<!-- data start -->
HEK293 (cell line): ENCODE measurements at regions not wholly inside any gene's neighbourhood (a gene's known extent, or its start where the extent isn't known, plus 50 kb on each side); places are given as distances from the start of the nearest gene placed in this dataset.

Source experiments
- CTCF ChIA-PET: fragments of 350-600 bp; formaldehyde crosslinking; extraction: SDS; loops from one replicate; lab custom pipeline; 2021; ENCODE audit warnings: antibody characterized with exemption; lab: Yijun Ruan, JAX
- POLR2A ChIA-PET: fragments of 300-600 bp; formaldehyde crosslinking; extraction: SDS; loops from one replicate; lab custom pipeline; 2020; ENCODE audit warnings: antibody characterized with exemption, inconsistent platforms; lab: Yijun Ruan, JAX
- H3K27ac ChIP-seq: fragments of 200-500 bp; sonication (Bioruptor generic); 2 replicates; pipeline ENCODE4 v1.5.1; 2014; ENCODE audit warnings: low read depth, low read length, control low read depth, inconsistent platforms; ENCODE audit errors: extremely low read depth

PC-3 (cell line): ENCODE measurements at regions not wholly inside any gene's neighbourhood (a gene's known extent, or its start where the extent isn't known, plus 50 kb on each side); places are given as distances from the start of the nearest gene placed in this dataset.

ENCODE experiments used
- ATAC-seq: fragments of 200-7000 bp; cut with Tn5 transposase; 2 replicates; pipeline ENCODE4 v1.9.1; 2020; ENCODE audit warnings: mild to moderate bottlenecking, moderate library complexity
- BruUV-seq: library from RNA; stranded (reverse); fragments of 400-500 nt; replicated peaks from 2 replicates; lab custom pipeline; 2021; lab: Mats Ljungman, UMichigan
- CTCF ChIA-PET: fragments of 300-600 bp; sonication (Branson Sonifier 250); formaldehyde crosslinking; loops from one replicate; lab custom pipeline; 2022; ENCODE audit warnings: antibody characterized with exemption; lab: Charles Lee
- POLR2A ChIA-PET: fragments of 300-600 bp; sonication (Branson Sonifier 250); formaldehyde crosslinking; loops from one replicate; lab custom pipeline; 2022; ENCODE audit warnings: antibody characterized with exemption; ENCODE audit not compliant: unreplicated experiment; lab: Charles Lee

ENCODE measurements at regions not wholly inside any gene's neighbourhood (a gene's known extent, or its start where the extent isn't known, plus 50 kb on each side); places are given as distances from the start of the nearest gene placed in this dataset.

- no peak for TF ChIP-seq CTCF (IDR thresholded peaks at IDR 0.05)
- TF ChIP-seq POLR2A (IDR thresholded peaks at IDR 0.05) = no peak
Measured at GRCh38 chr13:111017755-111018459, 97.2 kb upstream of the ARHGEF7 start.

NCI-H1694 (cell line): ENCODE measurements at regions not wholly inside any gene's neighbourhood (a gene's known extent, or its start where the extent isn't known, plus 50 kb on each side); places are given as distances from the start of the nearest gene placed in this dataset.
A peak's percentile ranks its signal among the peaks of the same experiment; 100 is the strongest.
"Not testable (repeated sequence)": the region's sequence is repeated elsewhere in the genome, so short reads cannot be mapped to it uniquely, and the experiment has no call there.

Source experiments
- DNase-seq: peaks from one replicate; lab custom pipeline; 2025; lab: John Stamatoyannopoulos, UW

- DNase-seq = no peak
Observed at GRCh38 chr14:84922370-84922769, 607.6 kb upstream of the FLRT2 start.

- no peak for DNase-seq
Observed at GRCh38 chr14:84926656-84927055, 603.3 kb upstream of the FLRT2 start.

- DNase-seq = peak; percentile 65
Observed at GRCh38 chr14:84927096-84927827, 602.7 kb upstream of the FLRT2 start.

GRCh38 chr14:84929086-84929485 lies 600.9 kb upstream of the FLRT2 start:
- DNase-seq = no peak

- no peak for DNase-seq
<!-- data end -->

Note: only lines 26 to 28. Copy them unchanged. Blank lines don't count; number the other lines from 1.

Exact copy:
Observed at GRCh38 chr14:84927096-84927827, 602.7 kb upstream of the FLRT2 start.

GRCh38 chr14:84929086-84929485 lies 600.9 kb upstream of the FLRT2 start:
- DNase-seq = no peak